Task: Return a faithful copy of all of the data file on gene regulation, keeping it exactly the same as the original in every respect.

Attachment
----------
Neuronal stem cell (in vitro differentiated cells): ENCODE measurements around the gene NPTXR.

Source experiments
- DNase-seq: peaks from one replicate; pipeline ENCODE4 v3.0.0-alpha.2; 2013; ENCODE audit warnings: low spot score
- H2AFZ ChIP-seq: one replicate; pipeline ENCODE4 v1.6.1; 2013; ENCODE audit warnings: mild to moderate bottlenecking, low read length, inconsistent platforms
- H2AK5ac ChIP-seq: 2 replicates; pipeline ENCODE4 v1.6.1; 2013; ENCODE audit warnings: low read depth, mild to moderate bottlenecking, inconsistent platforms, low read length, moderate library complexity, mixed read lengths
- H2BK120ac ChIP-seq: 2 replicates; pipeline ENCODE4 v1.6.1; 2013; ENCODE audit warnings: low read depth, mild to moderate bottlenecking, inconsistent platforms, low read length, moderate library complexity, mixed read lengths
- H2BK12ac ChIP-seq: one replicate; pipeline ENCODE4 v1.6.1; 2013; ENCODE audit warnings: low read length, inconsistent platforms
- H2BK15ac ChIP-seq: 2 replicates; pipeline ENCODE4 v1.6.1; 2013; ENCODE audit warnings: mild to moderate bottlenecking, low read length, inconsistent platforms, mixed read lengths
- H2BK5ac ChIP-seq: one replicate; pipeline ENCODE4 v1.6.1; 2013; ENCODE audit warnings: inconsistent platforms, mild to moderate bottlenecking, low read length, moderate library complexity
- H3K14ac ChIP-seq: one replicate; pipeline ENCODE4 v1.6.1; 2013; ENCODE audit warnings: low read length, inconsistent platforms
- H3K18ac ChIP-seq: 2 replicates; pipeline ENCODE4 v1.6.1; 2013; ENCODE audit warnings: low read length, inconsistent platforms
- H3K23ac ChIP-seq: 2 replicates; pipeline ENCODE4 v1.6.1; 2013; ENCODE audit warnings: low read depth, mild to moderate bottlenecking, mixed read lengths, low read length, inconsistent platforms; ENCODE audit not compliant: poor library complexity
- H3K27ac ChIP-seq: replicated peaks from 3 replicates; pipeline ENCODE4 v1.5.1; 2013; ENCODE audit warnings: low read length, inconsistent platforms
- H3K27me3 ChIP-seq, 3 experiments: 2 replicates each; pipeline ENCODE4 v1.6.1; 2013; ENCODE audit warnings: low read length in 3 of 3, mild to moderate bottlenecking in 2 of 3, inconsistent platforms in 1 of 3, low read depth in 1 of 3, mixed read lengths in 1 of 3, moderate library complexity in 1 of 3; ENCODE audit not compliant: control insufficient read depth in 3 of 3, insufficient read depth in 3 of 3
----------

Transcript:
Neuronal stem cell (in vitro differentiated cells): ENCODE measurements around the gene NPTXR.

Source experiments
- DNase-seq: peaks from one replicate; pipeline ENCODE4 v3.0.0-alpha.2; 2013; ENCODE audit warnings: low spot score
- H2AFZ ChIP-seq: one replicate; pipeline ENCODE4 v1.6.1; 2013; ENCODE audit warnings: mild to moderate bottlenecking, low read length, inconsistent platforms
- H2AK5ac ChIP-seq: 2 replicates; pipeline ENCODE4 v1.6.1; 2013; ENCODE audit warnings: low read depth, mild to moderate bottlenecking, inconsistent platforms, low read length, moderate library complexity, mixed read lengths
- H2BK120ac ChIP-seq: 2 replicates; pipeline ENCODE4 v1.6.1; 2013; ENCODE audit warnings: low read depth, mild to moderate bottlenecking, inconsistent platforms, low read length, moderate library complexity, mixed read lengths
- H2BK12ac ChIP-seq: one replicate; pipeline ENCODE4 v1.6.1; 2013; ENCODE audit warnings: low read length, inconsistent platforms
- H2BK15ac ChIP-seq: 2 replicates; pipeline ENCODE4 v1.6.1; 2013; ENCODE audit warnings: mild to moderate bottlenecking, low read length, inconsistent platforms, mixed read lengths
- H2BK5ac ChIP-seq: one replicate; pipeline ENCODE4 v1.6.1; 2013; ENCODE audit warnings: inconsistent platforms, mild to moderate bottlenecking, low read length, moderate library complexity
- H3K14ac ChIP-seq: one replicate; pipeline ENCODE4 v1.6.1; 2013; ENCODE audit warnings: low read length, inconsistent platforms
- H3K18ac ChIP-seq: 2 replicates; pipeline ENCODE4 v1.6.1; 2013; ENCODE audit warnings: low read length, inconsistent platforms
- H3K23ac ChIP-seq: 2 replicates; pipeline ENCODE4 v1.6.1; 2013; ENCODE audit warnings: low read depth, mild to moderate bottlenecking, mixed read lengths, low read length, inconsistent platforms; ENCODE audit not compliant: poor library complexity
- H3K27ac ChIP-seq: replicated peaks from 3 replicates; pipeline ENCODE4 v1.5.1; 2013; ENCODE audit warnings: low read length, inconsistent platforms
- H3K27me3 ChIP-seq, 3 experiments: 2 replicates each; pipeline ENCODE4 v1.6.1; 2013; ENCODE audit warnings: low read length in 3 of 3, mild to moderate bottlenecking in 2 of 3, inconsistent platforms in 1 of 3, low read depth in 1 of 3, mixed read lengths in 1 of 3, moderate library complexity in 1 of 3; ENCODE audit not compliant: control insufficient read depth in 3 of 3, insufficient read depth in 3 of 3